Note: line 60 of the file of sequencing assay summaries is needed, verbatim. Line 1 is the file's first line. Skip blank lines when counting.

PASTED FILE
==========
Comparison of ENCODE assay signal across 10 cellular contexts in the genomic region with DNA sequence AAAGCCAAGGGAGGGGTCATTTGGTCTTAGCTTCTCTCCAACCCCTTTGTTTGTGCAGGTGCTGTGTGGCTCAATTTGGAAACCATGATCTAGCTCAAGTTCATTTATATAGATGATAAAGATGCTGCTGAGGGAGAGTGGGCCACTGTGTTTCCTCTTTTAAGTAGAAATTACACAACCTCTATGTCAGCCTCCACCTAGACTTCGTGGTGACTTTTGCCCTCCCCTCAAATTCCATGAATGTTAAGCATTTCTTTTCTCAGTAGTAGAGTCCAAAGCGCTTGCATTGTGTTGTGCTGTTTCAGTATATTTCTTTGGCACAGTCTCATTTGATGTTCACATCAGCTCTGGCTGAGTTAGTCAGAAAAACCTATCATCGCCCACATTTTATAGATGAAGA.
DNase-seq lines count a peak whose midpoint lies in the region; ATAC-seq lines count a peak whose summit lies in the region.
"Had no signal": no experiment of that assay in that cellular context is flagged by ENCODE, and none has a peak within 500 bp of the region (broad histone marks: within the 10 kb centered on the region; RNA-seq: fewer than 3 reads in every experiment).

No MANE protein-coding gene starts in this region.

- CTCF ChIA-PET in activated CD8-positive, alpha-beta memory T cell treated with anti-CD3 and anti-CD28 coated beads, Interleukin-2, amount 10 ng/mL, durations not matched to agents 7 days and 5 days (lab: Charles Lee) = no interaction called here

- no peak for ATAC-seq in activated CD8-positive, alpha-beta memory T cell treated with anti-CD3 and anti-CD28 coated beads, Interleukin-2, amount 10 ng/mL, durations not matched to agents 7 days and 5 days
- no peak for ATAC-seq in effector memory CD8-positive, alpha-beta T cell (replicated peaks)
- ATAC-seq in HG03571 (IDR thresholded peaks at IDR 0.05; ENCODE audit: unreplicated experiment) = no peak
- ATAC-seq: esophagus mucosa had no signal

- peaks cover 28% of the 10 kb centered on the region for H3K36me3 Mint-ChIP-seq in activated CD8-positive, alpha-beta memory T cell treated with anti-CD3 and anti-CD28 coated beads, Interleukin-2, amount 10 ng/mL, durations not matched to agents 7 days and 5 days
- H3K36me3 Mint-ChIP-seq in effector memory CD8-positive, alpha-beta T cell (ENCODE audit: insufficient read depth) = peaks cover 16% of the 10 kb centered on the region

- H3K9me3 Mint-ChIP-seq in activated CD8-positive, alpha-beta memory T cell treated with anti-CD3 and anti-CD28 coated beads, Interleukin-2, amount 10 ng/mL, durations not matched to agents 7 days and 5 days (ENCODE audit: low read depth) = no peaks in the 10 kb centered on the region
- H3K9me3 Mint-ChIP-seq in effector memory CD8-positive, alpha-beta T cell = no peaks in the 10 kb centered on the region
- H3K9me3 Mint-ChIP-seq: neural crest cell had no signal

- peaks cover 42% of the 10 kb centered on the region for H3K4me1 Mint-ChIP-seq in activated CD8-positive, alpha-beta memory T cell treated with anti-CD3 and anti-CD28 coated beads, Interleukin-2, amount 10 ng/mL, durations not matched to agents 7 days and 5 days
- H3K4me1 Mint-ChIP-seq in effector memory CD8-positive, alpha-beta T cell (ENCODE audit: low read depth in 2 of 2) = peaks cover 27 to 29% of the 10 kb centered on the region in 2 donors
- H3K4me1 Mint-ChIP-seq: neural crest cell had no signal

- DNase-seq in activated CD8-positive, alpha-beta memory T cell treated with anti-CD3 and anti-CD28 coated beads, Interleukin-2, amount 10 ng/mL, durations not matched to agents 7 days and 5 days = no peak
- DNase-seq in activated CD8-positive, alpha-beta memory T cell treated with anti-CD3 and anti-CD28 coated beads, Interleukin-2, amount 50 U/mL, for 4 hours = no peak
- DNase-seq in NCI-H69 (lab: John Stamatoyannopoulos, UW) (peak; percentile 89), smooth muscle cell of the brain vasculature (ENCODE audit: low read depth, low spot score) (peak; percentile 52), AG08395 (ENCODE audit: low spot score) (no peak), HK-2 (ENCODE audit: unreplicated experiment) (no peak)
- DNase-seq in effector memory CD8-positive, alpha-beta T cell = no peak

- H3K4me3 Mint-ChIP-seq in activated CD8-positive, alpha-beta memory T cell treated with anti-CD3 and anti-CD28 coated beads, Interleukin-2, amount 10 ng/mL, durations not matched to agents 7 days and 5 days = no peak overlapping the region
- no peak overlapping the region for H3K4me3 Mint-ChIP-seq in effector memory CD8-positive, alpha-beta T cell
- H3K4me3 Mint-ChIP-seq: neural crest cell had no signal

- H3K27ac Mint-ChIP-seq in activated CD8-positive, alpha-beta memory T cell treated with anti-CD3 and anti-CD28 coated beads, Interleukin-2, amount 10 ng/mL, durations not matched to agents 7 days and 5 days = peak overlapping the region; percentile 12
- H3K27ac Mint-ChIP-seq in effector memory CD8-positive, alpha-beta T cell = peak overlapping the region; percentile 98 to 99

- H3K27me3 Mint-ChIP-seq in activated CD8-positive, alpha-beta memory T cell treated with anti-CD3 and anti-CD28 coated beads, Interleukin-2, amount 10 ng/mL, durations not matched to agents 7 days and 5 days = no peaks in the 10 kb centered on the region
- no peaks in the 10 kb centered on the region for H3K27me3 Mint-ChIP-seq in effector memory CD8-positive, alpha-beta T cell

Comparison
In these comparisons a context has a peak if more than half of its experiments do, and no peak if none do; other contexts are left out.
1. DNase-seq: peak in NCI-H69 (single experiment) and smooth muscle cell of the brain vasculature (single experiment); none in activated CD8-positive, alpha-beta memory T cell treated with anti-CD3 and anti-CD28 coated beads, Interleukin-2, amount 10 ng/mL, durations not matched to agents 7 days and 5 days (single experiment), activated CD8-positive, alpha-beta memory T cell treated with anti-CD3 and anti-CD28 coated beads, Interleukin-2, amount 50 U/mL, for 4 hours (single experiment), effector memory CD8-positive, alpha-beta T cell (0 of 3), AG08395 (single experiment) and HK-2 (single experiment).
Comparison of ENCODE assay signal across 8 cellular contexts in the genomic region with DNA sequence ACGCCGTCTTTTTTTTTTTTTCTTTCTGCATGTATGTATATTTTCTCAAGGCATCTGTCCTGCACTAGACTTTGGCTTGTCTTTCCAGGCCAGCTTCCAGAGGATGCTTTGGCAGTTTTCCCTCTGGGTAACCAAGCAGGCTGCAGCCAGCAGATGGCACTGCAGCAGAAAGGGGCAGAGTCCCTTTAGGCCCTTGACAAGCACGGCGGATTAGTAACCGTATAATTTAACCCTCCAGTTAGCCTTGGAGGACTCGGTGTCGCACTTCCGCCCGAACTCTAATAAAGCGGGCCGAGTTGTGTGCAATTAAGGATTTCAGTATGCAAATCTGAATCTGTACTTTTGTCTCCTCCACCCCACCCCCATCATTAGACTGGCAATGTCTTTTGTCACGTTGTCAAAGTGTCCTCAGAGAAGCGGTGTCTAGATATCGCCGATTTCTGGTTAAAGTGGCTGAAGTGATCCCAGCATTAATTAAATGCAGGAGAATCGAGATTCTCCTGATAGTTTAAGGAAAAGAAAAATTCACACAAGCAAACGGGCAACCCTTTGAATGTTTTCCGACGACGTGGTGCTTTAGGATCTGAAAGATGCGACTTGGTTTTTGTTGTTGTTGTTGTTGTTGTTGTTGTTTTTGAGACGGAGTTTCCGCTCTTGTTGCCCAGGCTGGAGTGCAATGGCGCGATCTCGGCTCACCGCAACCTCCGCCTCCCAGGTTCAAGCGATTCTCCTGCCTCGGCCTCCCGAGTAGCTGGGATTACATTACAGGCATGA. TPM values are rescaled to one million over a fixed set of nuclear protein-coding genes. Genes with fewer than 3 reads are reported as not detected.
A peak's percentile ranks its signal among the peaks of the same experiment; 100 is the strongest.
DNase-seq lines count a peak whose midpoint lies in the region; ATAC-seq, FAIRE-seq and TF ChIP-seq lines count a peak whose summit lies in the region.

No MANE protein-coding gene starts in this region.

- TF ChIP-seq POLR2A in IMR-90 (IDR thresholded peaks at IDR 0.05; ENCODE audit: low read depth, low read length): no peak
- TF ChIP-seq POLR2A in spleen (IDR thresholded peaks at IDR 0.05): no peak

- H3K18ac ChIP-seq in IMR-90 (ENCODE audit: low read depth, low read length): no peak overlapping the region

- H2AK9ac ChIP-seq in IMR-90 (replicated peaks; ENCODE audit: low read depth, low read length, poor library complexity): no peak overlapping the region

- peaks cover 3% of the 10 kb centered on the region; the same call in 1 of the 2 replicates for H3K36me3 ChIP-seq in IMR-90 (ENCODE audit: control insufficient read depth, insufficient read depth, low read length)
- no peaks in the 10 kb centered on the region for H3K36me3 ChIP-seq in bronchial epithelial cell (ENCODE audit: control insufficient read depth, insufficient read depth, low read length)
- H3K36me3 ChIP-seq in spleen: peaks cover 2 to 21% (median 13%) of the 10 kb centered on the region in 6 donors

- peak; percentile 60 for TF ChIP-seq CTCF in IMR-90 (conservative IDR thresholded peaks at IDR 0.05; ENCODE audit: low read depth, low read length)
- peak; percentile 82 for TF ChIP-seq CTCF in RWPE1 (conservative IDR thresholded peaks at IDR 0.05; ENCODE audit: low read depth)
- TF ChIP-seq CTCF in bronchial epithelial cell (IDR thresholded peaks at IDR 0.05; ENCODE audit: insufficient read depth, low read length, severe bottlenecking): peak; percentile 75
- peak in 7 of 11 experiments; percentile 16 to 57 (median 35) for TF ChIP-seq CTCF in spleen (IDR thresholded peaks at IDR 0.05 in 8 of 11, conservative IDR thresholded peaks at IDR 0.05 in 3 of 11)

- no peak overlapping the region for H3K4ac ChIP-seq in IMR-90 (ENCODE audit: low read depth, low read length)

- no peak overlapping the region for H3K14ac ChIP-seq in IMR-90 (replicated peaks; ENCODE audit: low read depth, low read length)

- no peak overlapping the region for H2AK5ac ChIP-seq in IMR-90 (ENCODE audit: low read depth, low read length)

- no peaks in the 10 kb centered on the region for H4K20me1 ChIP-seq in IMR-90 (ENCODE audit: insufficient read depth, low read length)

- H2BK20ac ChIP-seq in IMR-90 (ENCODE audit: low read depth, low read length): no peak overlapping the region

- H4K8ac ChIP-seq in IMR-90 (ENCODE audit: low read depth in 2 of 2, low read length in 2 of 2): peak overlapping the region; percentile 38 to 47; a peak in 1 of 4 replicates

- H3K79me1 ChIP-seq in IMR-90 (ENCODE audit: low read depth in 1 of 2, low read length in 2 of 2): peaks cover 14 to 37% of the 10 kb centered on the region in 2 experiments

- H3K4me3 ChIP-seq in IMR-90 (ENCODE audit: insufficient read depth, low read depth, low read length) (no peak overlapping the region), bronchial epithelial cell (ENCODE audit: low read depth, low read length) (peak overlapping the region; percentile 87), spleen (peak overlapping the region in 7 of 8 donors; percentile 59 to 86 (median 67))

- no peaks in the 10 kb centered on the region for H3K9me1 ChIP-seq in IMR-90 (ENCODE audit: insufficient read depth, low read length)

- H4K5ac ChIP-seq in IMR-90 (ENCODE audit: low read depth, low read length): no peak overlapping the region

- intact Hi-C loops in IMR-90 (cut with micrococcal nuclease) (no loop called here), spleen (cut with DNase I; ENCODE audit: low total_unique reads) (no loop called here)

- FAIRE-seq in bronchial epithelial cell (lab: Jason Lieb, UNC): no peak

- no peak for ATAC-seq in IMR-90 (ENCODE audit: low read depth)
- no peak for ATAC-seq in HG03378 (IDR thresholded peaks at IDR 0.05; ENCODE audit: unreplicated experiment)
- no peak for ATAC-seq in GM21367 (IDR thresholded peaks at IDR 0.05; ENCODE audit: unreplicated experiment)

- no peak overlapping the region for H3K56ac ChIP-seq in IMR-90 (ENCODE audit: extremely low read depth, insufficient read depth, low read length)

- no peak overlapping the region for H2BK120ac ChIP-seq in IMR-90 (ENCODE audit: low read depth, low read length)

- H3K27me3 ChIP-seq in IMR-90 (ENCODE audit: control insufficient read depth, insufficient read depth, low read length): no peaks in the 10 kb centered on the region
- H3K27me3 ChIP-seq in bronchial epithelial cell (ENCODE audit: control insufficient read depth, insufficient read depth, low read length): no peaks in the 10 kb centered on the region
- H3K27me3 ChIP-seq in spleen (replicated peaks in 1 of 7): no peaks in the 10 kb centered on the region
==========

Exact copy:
- no peak for ATAC-seq in HG03378 (IDR thresholded peaks at IDR 0.05; ENCODE audit: unreplicated experiment)